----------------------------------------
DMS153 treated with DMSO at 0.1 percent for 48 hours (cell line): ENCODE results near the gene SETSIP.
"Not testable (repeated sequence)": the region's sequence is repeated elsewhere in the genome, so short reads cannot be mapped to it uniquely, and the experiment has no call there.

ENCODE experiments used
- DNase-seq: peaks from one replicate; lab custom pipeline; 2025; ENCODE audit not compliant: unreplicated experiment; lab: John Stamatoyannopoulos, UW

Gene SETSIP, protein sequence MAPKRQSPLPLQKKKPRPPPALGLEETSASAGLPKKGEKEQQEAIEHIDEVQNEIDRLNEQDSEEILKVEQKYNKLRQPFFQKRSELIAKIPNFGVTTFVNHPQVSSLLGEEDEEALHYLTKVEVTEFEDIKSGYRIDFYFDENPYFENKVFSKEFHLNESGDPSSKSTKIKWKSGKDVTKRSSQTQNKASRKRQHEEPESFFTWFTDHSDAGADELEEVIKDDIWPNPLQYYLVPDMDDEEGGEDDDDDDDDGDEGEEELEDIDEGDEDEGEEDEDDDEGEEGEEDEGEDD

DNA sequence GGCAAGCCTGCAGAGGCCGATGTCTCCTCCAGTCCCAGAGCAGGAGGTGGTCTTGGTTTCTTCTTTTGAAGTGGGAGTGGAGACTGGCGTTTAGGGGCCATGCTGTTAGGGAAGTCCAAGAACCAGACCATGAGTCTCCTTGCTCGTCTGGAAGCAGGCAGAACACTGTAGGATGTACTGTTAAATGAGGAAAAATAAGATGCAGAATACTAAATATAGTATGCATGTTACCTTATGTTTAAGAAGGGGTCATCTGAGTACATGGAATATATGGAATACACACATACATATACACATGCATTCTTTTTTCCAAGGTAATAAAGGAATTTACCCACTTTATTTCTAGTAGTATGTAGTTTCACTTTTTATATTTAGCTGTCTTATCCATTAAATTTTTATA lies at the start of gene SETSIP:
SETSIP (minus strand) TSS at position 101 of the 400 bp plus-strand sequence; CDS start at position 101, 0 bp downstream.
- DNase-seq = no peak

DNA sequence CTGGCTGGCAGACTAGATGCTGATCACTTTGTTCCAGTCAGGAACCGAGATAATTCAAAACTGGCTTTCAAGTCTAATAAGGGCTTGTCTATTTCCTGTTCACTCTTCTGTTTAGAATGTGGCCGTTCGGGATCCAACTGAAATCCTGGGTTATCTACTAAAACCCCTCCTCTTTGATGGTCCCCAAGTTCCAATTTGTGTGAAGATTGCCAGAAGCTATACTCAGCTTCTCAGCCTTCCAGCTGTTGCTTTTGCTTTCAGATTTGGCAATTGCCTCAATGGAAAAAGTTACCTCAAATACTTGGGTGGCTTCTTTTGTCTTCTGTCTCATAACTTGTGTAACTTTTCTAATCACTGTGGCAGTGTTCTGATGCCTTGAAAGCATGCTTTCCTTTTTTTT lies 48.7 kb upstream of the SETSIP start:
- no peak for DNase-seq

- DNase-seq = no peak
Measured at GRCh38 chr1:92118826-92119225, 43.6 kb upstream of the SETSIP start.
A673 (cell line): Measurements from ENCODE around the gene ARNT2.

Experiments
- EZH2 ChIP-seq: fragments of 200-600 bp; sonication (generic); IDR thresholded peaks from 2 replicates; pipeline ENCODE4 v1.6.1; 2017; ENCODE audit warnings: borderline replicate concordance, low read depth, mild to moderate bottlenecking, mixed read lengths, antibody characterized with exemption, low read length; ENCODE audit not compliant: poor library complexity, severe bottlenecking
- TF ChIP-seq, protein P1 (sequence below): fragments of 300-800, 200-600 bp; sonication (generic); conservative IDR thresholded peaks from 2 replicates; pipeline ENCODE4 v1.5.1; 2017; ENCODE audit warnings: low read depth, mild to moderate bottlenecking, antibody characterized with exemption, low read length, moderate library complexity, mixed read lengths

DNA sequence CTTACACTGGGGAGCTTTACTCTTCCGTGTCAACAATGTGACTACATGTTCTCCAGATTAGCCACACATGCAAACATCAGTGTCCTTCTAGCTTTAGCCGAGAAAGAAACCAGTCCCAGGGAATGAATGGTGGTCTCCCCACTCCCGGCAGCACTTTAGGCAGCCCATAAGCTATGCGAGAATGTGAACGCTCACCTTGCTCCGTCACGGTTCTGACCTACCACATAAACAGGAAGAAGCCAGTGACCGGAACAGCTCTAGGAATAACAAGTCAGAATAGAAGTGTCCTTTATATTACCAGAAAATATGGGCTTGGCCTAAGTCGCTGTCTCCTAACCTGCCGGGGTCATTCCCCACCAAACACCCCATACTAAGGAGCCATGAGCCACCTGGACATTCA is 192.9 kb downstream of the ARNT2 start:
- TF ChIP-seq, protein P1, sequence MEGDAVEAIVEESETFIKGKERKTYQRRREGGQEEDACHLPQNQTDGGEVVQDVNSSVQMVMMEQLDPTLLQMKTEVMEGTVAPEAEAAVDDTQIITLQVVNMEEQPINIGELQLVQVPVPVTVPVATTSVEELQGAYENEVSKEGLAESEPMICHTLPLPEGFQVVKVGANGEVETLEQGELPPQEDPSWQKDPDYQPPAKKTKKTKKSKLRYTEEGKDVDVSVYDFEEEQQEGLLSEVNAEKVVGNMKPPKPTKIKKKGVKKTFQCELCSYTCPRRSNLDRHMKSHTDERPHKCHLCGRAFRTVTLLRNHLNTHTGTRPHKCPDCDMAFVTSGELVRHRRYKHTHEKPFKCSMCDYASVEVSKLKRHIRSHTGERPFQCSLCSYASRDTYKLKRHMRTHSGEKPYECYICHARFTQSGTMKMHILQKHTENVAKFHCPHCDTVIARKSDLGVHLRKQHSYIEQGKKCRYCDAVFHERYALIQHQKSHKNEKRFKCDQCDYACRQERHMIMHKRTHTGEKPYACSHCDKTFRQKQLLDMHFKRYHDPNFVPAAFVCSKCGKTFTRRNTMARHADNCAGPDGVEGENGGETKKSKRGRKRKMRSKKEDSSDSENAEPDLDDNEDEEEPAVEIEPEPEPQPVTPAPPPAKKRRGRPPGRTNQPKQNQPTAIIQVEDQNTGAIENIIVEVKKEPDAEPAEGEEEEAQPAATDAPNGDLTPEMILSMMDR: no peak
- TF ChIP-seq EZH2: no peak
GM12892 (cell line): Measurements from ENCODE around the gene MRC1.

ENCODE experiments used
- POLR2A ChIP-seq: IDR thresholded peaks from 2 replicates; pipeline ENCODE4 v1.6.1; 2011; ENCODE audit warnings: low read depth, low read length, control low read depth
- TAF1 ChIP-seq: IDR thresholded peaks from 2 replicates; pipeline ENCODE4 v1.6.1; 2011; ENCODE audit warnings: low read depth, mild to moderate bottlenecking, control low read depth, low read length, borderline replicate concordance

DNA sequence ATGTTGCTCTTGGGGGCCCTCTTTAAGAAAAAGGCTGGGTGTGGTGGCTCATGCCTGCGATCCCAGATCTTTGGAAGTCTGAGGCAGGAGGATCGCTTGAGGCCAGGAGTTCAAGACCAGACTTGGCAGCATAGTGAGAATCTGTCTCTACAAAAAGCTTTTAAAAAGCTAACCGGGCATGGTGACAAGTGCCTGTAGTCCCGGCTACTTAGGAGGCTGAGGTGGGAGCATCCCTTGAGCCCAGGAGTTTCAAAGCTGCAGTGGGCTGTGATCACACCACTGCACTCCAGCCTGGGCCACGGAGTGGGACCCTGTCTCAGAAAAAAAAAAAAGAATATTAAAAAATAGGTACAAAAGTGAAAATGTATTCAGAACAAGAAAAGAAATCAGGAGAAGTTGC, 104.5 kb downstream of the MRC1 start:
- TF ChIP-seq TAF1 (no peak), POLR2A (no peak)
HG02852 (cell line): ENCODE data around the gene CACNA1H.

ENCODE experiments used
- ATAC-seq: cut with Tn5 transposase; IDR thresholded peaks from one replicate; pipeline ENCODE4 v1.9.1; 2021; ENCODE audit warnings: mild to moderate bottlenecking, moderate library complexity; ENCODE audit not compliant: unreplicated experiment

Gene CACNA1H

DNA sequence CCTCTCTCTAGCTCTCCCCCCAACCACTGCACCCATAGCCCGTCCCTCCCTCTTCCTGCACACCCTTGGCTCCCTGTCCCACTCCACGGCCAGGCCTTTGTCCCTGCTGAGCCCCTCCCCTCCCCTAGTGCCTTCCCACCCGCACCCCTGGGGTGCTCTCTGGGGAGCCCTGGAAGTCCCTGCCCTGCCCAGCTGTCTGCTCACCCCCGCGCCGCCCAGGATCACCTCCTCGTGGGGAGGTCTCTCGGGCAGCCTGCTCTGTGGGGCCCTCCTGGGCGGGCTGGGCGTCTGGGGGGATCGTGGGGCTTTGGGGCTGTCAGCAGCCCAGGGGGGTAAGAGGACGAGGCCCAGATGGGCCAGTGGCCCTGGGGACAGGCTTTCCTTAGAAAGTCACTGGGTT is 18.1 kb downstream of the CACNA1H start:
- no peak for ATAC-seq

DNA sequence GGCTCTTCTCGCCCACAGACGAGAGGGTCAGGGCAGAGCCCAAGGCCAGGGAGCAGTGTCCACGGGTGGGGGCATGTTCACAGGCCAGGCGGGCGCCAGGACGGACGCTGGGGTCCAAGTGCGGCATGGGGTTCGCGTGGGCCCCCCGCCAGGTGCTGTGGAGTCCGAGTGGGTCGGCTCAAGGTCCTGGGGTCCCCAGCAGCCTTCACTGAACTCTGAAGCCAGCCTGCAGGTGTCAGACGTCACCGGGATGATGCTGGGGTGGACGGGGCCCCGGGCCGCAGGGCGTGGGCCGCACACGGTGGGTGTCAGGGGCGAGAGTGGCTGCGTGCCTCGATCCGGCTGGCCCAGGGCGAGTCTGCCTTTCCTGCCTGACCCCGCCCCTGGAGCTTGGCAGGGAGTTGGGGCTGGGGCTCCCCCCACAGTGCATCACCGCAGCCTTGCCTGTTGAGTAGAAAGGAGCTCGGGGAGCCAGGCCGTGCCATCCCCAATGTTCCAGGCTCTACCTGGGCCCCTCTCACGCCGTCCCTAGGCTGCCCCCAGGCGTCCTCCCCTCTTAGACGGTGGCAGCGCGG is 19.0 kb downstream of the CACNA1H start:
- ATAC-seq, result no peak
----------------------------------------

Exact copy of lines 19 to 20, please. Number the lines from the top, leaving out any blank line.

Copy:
- TF ChIP-seq EZH2: no peak
GM12892 (cell line): Measurements from ENCODE around the gene MRC1.